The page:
How technology drives goals and sales targets

We love doing things that we are comfortable with and that doesn't rock our comfort boats.Thats how we did it for years and achieved so why change? Well; when technology allows our competitors to steal our customers and beat us out the starting block, we should consider why its becoming more and more difficult to reach targets and keep up with industry trends. .


To see how the new science of goal setting works, consider how Cisco Systems uses technology to forecast sales. The company created a site where managers could log in and see up-to-the-minute sales performance—listed by region, product line, and so on—all the way down to the level of individual account executives. The site also contains data about reps’ pipelines, including the size of each opportunity, what kind of technology the customer requires, and who the competitors are. Managers hold regular pipeline calls and produce new forecasts derived from the data every week. They then roll up the numbers into weekly, monthly, and quarterly forecasts. “The forecast accuracy for our quarterly numbers tends to be within plus or minus 1% to 2%,” says Inder Sidhu, Cisco’s vice president for worldwide sales strategy and planning.

Like other best-practice companies, Cisco isn’t sitting still. Last year it provided its reps with state-of-the-art PDAs, and it’s building custom applications for the devices designed to boost productivity. One such program speeds up data entry; another lets reps check their customers’ recent activity (such as whether they have ordered parts or remitted an invoice). Cisco has also jump-started its reps’ motivation by developing an online personal compensation rate calculator. “People can actually go in and say, ‘OK, here’s where I’m at right now in the quarter,’ ” says Sidhu. “It tells them exactly what the deal will mean to them [financially].”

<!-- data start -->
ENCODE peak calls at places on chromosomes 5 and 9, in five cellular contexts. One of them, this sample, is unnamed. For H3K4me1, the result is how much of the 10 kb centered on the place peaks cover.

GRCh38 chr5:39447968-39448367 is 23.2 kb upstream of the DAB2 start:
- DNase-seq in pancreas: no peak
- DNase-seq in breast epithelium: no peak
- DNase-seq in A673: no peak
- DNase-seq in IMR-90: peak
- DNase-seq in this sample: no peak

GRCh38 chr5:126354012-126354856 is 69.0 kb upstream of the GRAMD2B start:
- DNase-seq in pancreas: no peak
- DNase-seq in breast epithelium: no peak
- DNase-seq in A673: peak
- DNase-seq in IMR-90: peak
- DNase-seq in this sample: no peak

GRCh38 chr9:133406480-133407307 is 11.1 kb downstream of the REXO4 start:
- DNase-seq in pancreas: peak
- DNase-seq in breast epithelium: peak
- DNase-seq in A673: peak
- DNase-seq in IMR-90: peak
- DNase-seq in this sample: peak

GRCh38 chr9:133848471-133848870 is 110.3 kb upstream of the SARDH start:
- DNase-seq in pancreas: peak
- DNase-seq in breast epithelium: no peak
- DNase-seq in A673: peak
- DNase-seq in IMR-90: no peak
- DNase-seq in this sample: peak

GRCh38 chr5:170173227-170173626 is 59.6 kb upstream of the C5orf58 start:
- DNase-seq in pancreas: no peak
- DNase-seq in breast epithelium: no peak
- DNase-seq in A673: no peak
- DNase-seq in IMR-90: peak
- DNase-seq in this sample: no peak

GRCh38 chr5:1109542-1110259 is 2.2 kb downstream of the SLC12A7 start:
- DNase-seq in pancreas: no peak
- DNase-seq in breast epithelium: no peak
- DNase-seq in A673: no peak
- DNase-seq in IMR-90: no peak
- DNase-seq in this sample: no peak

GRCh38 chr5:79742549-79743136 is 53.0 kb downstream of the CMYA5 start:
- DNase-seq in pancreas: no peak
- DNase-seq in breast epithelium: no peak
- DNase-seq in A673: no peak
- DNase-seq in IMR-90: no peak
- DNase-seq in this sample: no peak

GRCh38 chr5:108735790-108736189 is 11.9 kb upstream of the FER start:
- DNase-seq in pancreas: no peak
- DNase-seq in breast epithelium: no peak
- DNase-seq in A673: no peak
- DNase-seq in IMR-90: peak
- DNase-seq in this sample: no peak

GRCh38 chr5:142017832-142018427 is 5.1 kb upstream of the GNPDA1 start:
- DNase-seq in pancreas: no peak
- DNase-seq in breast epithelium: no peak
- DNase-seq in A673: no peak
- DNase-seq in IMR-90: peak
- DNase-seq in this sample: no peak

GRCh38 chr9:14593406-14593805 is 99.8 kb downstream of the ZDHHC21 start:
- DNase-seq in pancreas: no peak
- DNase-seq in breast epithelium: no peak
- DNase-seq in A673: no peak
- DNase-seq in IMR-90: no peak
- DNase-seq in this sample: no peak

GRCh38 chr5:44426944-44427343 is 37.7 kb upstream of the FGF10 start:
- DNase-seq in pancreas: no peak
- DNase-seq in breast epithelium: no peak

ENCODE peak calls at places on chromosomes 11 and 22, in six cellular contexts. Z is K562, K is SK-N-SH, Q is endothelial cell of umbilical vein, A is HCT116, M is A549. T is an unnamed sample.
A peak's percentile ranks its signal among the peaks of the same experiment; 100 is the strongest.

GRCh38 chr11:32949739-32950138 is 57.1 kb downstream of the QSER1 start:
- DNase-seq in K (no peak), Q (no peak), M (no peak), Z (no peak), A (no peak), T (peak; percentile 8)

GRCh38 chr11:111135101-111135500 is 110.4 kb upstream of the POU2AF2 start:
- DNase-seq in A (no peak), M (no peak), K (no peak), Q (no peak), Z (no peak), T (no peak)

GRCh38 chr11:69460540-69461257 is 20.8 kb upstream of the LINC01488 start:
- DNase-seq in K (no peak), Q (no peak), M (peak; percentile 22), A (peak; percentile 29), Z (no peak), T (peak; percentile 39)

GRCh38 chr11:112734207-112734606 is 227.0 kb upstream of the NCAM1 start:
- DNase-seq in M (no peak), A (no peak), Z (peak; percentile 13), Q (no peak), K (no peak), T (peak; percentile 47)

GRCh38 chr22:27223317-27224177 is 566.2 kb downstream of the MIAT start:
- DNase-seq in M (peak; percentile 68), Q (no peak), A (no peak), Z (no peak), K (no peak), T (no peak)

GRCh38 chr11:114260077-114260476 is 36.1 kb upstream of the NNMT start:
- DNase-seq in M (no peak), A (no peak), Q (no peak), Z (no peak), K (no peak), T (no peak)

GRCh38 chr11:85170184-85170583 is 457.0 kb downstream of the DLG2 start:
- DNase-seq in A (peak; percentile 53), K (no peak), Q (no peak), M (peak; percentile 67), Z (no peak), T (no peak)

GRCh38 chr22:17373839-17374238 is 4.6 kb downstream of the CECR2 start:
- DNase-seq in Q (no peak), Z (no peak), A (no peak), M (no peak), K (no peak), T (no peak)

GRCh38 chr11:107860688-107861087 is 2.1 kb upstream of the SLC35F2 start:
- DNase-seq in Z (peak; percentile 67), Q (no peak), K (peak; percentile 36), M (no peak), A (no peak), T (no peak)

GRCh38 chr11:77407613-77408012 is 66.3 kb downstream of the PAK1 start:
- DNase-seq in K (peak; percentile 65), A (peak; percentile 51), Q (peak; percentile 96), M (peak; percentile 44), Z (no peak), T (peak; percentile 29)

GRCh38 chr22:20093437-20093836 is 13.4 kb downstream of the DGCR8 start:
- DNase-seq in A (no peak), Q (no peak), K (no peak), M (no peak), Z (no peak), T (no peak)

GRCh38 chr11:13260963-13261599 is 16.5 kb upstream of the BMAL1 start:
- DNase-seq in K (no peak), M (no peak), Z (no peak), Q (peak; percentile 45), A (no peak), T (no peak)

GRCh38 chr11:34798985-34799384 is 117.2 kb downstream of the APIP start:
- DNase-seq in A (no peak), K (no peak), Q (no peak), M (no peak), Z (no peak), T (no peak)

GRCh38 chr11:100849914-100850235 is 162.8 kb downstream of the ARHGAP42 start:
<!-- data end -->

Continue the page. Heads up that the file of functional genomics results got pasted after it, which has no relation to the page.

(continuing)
Two years ago, Aggreko North America, a division of UK-based equipment rental company Aggreko, adopted a scientific approach to goal setting with dramatic results: In 2005, sales rose by 29%, and sales force productivity rose by 90%. Company president George Walker says that the process begins from the top down. Executives gather regional data on critical industry-level drivers in each of the company’s vertical markets—oil refining, home construction, and so on—and then they calculate the firm’s share of each market to set goals for growth. Next comes the bottom-up element: Armed with the data, area sales managers develop a view of territories, accounts, and quotas for individual reps by multiplying potential market size by target shares for each market. An iterative process between the local reps and senior management ensures that the expectations for individual salespeople are in line with overall corporate objectives.


Isn't it time we looked out our industries and find tools that will increase productivity and drive sales?